Recover a Missing Child in Tennessee

Mom And Daughter

Recover a Missing Child in Tennessee

Children go missing more often than you might think, whether that’s the result of a parent without custody abducting a child or a child running away. As a left-behind parent, it can be hard to get the help you need to locate your child while you’re in a fragile emotional state. With the help of The Committee for Missing Children, you can get access to crucial resources and get the help you need to bring your child home safely.

If your child has recently run away or been abducted by another parent or individual, The Committee for Missing Children has the resources to help. The Committee for Missing Children helps left-behind parents find their missing child or children and reunite with them, regardless of why that child went missing. We know how hard it is to deal with a missing child, so we make sure you’ve got access to the resources you need to locate and reunite with your child in Tennessee.

Casting a Wide Net

When it comes to locating missing children, casting a wide net is the most important thing to do. You need to make sure law enforcement agencies are aware of a missing child as soon as that child has gone missing. Not only do you need to keep local law enforcement agencies up to speed, but you also need to make sure missing children are entered into the proper databases so there can be a national search effort.

At The Committee for Missing Children, we can help you cast a wide net to maximize the odds of locating your missing child. By offering guidance and taking advantage of the resources that are available on the internet, we can help you simplify the search for your missing child.

Contact Us Today!




Tireless Advocacy for Child Protection

Protecting missing children goes beyond helping locate children who have gone missing; it’s about preventing abductions from occurring in the first place. At The Committee for Missing Children, we’re tireless advocates for child protection, helping support laws and programs that are designed to protect children who may be victims of abusive parents or bad households.

If your child goes missing in Tennessee, you can count on The Committee for Missing Children to help you get them back home safely and keep the same thing from happening again. From advocacy for child protection to casting a wide net to help parents recover missing children, The Committee for Missing Children is dedicated to helping parents protect children.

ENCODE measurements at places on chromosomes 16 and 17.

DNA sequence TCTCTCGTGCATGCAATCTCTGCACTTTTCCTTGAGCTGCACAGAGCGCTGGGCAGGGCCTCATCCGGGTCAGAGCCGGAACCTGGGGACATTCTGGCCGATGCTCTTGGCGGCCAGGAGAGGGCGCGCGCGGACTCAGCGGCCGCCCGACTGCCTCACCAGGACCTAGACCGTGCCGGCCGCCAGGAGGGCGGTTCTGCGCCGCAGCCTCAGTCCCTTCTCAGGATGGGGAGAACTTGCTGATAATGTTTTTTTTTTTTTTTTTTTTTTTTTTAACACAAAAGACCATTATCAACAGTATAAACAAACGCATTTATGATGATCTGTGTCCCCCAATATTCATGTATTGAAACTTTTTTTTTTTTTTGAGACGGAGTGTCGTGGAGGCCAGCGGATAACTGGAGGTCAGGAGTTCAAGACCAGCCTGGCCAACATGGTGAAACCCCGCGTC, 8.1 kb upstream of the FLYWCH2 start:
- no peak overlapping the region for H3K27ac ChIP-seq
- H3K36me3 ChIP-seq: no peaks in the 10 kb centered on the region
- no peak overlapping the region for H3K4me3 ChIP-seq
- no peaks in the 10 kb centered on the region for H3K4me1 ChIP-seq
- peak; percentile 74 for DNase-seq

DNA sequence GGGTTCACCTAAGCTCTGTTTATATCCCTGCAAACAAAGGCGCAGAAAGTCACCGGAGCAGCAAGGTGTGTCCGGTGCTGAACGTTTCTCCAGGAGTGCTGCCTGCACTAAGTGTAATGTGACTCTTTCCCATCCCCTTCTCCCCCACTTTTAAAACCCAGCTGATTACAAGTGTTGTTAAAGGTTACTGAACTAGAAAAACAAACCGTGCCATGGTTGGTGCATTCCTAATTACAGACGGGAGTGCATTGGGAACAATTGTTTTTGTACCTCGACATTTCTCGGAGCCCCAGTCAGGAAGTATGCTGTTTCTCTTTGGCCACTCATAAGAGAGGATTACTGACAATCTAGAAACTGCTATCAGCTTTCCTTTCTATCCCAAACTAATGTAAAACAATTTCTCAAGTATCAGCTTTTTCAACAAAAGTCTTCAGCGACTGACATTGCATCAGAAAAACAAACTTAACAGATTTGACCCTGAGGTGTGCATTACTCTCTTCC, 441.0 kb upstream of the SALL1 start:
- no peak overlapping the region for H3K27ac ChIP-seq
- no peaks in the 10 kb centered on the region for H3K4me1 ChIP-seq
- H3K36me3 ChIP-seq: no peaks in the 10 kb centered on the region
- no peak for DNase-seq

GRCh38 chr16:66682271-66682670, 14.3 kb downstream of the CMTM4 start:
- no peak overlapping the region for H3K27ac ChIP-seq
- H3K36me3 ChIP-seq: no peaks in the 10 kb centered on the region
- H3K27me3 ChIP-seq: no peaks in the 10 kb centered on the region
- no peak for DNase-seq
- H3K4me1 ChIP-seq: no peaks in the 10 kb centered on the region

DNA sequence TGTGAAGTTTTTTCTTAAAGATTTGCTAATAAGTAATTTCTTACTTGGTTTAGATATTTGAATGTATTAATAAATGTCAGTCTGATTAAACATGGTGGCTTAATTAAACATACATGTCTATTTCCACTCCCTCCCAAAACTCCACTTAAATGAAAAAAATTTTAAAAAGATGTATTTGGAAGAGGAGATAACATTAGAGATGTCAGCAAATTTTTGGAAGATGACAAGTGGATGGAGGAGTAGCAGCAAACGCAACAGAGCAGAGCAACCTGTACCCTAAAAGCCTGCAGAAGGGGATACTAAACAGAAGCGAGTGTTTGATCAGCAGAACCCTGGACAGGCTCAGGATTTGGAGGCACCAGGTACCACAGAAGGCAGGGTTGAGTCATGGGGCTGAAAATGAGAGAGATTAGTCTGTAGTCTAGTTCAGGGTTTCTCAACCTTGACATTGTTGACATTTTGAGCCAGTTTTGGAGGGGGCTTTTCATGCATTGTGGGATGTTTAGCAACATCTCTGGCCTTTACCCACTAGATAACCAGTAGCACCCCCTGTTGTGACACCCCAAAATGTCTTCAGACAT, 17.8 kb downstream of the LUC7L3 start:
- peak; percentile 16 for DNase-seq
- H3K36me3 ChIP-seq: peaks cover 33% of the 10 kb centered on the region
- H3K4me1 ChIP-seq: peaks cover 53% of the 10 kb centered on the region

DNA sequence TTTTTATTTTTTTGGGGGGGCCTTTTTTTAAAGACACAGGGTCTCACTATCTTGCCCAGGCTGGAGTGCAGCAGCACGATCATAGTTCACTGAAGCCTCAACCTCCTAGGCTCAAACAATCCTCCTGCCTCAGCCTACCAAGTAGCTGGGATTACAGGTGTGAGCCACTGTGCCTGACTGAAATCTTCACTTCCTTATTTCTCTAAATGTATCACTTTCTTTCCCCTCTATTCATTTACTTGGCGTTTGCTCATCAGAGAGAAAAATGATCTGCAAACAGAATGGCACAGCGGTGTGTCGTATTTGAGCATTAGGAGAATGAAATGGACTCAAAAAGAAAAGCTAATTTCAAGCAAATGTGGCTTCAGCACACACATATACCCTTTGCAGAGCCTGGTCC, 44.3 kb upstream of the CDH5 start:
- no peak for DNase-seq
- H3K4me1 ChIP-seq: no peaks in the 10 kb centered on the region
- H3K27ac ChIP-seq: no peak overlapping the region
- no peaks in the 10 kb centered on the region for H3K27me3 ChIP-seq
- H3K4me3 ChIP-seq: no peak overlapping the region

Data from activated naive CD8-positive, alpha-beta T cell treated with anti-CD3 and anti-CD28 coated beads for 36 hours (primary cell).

Success Stories


Girl By Tree

Additional Resources for Missing Children in Tennessee:

Missing Children

Clearinghouse

Custodial & Parental Abduction Legal Codes:

Tennessee Code Title 39. Criminal Offenses § 39-13-302
“(a) A person commits the offense of false imprisonment who knowingly removes or confines another unlawfully so as to interfere substantially with the other’s liberty.

(b) False imprisonment is a Class A misdemeanor.”

Tennessee Code Title 39. Criminal Offenses § 39-13-306

“(a) It is the offense of custodial interference for a natural or adoptive parent, step-parent, grandparent, brother, sister, aunt, uncle, niece, or nephew of a child younger than eighteen (18) years of age to:

  1. Remove the child from this state knowing that the removal violates a child custody determination as defined in § 36-6-205 , the rightful custody of a mother as defined in § 36-2-303 , or a temporary or permanent judgment or court order regarding the custody or care of the child;
  2. Detain the child within this state or remove the child from this state after the expiration of the noncustodial natural or adoptive parent or guardian’s lawful period of visitation, with the intent to violate the rightful custody of a mother as defined in § 36-2-303 , or a temporary or permanent judgment or a court order regarding the custody or care of the child;
  3. Harbor or hide the child within or outside this state, knowing that possession of the child was unlawfully obtained by another person in violation of the rightful custody of a mother as defined in § 36-2-303 , or a temporary or permanent judgment or a court order;  or
  4. Act as an accessory to any act prohibited by this section.
    ….”